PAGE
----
On Friday night Yamba Museum Vision 4 Change (V4C) Exhibition will commemorate the 50th anniversary of 30 university students who left Sydney on a bus to raise awareness and challenge racist attitudes in rural towns across NSW.
The museum has borrowed photos and panels from an exhibition of the same historical event that was recently showcased at the ‘State Library’.
Called ’The 1965 Freedom Ride’ the bus visited regional towns which had a large Indigenous population like Taree, Kempsey, Grafton, Lismore and Moree.
Yamba Museum Curator-Manager Marea Buist said “the uni students set off in a bus with nothing more than a vision for change.
They wanted to draw attention to racial discrimination and the shameful living conditions of Aboriginal people in country NSW.
Fifty years later while much has been achieved there is still more do.
In our own way, the Freedom Ride ’65 exhibition exposes our own attitudes and motivates us to seek change even if it is a shift in our own attitudes.
The Yamba Museum is privileged to have obtained some of unpublished photographs from the State Library’s Tribune archive during the Freedom Ride in 1965.
The collection highlights racial discrimination and visitors will find the images compelling and the experience moving.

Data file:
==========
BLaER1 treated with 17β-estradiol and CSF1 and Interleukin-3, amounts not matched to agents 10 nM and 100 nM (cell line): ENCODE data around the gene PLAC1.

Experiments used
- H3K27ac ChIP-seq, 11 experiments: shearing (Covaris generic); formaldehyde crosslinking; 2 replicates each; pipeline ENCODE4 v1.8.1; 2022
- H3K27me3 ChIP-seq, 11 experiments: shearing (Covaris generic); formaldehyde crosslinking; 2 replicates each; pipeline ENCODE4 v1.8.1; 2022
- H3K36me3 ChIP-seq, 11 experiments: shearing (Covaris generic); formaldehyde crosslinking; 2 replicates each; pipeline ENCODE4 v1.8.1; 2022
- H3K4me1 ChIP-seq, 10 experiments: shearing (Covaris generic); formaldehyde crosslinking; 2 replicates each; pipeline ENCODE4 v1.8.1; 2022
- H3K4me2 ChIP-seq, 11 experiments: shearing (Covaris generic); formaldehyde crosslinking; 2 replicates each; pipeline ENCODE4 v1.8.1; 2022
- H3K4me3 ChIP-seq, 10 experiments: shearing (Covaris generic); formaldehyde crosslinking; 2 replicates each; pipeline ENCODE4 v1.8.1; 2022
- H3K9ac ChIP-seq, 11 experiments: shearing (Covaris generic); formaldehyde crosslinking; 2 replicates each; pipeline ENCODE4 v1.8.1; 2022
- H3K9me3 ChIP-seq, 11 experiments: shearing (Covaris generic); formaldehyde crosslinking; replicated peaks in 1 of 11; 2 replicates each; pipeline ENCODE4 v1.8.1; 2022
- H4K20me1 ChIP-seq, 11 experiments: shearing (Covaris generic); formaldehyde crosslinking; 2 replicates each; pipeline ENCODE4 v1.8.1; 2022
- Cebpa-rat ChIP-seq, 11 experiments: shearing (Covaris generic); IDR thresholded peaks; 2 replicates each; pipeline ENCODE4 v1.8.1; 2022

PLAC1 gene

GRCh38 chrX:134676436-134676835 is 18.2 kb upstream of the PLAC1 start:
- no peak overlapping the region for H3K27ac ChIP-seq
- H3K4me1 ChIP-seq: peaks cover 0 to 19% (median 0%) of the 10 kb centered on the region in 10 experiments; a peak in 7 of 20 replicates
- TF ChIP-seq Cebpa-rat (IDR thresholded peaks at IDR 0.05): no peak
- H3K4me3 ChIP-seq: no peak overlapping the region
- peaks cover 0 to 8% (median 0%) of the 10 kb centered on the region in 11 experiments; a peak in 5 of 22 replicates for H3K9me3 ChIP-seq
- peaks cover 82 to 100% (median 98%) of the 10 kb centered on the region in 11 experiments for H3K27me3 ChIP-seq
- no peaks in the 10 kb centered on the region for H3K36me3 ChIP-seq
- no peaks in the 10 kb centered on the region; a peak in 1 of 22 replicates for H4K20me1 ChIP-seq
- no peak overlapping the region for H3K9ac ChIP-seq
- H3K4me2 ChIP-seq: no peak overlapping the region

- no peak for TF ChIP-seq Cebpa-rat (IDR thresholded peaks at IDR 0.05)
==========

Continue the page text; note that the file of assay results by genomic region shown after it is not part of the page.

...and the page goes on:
As a non Aboriginal adult I am truly moved by the student’s determination and their ability to stand together as black and white to effect change on such a divisive issue”, Ms Buist said.
While this is a national story the exhibition does touch on the Clarence Valley segregation issue.
Bringing the local story into the light through this exhibition is V4C project curator Debrah Novak.
Ms Novak said “this exhibition features four stories from local people who experienced or were touched in some way by the segregation issue.
While we acknowledge the sensitive issue we showcase the fact it was black and white working together for a universal truth and that is caring for and about equal human rights.
The four amazing local people we have included are Dolly Mundine, the first Jacaranda Candidate, Jessie Street who triggered the 1967 referendum, Col Brown
whose family owned a shop at Moree dur
ing the Freedom Ride and Aunty Muriel Burns who grew up on Ulgundahi Island.
Each in their own way were trailblazers opening up the path for others to follow” Ms Novak said.
The exhibition opens on Friday night at 6.30pm at Yamba Museum and will feature the music video ‘Freedom Ride’ by Troy Cassar Daley.